Matt Damon narrates Charles Ferguson’s documentary that examines the 2008 financial collapse. Critics have responded well to Inside Job but festival audiences have been a little more divided. Generally held up as entertaining, impartial (it’s easy to be impartial when everyone on the planet hates the same people), and thorough, the emotional impact seems to be striking some people while leaving others cold. That could be because some are looking to Inside Job to justify their anger, when really it’s a methodical examination of what went wrong in 2008. There are plenty of valid targets for that anger, but how you respond to Inside Job seems to depend on your state of mind going into it.
Oscar Hopefulness: 9 — Fat dude at a cake convention. In the Best Documentary (Feature) category, this is the one to beat.
Life As We Know It
Katherine Heigl and Josh Duhamel star in a movie about a non-couple couple (you know, they hate each other so much it’s inevitable that they hook up) inheriting a baby from their dead friends. It’s not so much the story I’m objecting to as it is the presence of Heigl. Pass.
Oscar Hopefulness: 0 – Abandon hope, all ye who enter here. Heigl wishes.
The smuthounds among us will know this as the movie that brought Aaron Johnson (Kick-Ass) and artist/filmmaker Sam Taylor-Wood together. If you aren’t into the gossip, Johnson was nineteen when he began a relationship with the forty-two-year-old Taylor-Wood. They have a daughter now and we all obsess over them. Anywho, Nowhere Boy is a biopic of the young John Lennon (Johnson, doing a credible accent), especially his relationship with his biological mother, Julia (Anne-Marie Duff, The Last Station) and his aunt Mimi (Kristin Scott Thomas). Musically, it covers the period when Lennon formed The Quarrymen and they became The Beatles. Though the acting is fine, the movie is only so-so.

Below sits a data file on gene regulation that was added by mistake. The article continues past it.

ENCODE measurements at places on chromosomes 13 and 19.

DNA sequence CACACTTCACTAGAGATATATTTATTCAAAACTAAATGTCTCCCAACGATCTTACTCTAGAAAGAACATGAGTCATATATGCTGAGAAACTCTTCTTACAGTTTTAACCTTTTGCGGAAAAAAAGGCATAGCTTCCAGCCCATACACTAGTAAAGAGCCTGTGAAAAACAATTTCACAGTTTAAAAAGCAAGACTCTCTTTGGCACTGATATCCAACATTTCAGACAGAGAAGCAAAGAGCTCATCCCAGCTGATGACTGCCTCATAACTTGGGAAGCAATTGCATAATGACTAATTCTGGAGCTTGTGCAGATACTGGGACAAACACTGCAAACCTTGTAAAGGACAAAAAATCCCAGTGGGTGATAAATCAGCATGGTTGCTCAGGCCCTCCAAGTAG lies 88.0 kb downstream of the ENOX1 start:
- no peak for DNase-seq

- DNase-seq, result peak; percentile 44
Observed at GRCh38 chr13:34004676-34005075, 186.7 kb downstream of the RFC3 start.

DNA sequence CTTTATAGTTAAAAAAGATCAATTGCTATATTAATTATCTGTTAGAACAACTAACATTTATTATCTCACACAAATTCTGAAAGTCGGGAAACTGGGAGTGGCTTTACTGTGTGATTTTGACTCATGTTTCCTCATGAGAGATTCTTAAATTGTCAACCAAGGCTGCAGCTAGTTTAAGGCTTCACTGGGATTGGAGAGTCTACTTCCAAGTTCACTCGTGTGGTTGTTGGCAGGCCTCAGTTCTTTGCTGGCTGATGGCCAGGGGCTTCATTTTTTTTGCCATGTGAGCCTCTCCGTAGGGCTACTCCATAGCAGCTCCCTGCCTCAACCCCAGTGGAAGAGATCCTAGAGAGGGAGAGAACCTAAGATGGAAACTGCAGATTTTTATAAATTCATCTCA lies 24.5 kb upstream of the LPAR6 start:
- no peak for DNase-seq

Oscar Hopefulness: 3 – A ray of sunshine on an overcast day. The movie isn’t strong enough to separate itself from the overgrown crop of dramas this year, and the fact it’s taken a year to cross the pond isn’t helping. Especially since everyone is all over The King’s Speech and Never Let Me Go. We have plenty of in-year British imports, thank you.
The marketing campaign for this movie has been disappointing me left and right. Secretariat’s story is such an easy sell, yet Disney insists on mucking it up. He’s the most famous horse in thoroughbred racing (in America, anyway), a Triple Crown winner who still holds track records in the Kentucky Derby and Belmont Stakes today. People argue if race horses know what’s going but I say they do. They absolutely do. They’re competitive or lazy just like people. Secretariat was not only a born athlete (despite the line the movie, he was a physical freak, big even in an age when race horses were bred bigger) but a natural competitor. He hated to lose and the way he ran races—it’s like he really liked to let the others think they could win before he opened up and mowed them down. The trailer depresses me (because it’s bad) so I have included the video of Secretariat’s huge win for the Triple Crown at Belmont in 1973.